I don’t really remember the day Marilyn died. After all, again, I was only three. But later on, my mom told me she, my dad, and myself, were all sitting at the dinner table at noon, and she and my dad were talking about going to the funeral parlor. Three-year-old Jan piped up, saying, “Funeral home! That’s where peoples go when they gets died.” (Where did I learn that? Heaven only knows) My mom later told me that she explained that Marilyn had died, and my face just fell. She tried to tell me that Marilyn wanted me to have all of her clothes, and all of her toys, but still I remained crestfallen. Then she told me, “And honey, Marilyn is not sick anymore, and she doesn’t have any more pain,” and finally, I smiled.

My mom felt that I was too young to attend Marilyn’s funeral. In retrospect, years later, she recognized that she should have taken me. Even though I had been told that my sister, my best friend, the only person who could ever tell me what to do – and I would do it – while smiling (!), was gone, it wasn’t until Christmas of 1963, over 2 1/2 years later, that I finally realized Marilyn was never coming home.

The death of a child often causes the breakup of a marriage, and although I will never know if that’s what caused the failure of my parents’ marriage, they broke up in the early spring of 1966. The death of a child often leads to horrible survivor guilt for the remaining child/children, and that was definitely true for me. For years I wondered if my parents would have been happier if it was me who died, and Marilyn who survived. Not because anyone planted that idea in my head, but simply because that is the way a child’s mind works.

  
This is one of my favorite photos of Marilyn and myself. The reason is because you can see just how protective of me she was, and I’m certain there was no place in the world where I felt more secure than in my sister’s arms.

April is my least favorite month. It was in April that I learned my father had cancer, and 25 days later (still in April) that he died. April is the month when my sister died too. I try, every year, to turn April happy by remembering the good things about my lost family  members. Sometimes it works, and sometimes, not so much.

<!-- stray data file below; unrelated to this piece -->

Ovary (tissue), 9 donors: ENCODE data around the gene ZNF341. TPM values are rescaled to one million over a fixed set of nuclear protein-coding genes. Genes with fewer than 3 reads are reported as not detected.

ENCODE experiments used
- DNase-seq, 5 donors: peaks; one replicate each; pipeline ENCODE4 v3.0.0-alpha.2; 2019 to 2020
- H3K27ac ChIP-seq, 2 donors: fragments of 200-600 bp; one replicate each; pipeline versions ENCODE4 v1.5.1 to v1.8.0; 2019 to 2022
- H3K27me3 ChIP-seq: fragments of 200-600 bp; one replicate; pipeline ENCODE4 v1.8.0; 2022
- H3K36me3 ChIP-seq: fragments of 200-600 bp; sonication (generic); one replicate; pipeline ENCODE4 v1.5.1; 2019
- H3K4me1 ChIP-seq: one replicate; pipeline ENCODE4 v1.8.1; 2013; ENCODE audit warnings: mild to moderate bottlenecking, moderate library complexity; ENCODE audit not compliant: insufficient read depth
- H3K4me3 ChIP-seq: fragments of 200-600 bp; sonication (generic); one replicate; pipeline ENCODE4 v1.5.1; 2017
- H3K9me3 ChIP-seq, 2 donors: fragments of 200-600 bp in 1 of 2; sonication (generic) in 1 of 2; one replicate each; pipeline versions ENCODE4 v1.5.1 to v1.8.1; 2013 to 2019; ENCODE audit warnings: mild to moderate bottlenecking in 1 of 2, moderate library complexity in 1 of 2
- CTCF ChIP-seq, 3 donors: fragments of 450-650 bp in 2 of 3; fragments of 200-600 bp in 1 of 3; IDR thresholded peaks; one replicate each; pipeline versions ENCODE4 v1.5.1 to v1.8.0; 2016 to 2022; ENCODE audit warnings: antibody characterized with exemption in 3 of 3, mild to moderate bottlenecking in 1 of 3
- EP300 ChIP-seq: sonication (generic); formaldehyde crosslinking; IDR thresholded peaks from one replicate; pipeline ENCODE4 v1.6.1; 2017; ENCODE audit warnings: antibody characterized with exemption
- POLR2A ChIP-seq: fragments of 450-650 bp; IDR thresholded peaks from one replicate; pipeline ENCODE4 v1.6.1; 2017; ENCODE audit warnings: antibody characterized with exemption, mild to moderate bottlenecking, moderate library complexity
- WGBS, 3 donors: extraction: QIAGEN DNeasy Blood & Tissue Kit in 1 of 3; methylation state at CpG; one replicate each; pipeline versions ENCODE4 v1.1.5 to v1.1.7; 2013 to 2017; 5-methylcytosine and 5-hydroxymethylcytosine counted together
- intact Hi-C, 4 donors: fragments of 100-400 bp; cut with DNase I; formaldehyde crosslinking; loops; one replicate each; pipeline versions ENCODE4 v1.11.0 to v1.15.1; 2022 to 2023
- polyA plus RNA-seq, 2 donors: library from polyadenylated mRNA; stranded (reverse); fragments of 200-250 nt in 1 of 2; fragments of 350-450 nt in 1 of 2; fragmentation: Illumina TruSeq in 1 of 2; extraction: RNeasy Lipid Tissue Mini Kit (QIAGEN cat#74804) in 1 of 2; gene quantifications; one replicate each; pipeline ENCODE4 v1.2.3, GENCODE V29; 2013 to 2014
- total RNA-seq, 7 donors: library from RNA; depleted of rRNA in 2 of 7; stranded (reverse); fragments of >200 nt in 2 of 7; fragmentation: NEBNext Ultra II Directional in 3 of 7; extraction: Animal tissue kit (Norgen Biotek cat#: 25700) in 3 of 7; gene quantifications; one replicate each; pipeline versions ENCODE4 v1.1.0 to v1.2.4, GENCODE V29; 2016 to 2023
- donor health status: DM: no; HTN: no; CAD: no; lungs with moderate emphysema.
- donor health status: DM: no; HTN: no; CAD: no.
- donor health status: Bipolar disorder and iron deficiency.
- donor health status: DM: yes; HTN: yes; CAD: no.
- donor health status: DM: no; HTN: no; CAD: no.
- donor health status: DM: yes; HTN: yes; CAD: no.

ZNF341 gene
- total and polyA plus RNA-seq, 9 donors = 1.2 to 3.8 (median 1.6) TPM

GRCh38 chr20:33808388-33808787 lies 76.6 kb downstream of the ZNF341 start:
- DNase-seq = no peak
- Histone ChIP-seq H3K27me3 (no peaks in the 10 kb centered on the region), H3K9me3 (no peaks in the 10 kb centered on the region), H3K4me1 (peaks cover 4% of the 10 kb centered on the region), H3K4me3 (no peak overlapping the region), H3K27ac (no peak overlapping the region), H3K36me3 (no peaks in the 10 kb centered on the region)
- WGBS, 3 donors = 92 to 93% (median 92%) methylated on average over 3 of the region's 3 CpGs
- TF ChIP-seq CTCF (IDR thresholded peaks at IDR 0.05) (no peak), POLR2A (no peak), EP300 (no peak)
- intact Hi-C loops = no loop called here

After my mother’s death in 2005, I paid the funeral home which handled my mom’s remains to get the permits, to drive 500 miles north to my hometown in Canada, and to disinter my sister’s remains, so that they could be buried in the same grave site as my mom’s ashes, in Minot, North Dakota. I felt that it was the last gift I could give both my sister, and my mom, allowing them to spend eternity next to one another.

One final story about my sister. A few weeks before her death, when she was in the hospital, Marilyn asked our mom, “Mum, am I going to die?” Now, my mom’s first thought was, “I’m going to kill those doctors and nurses,” but she responded with something along the lines of “I don’t know honey.” She tried to explain that no one knew, but Marilyn looked her in the eye, saying, “No! Mum, I AM going to die, but I don’t want you to be sad, becasue I will be with Jesus.” Even though my parents were extremely poor at the time of my sister’s death, they paid for a gorgeous little headstone, not much larger than a sheet of typing paper. Here is that headstone, which is now gracing Marilyn’s final resting place, beside her “Mum.”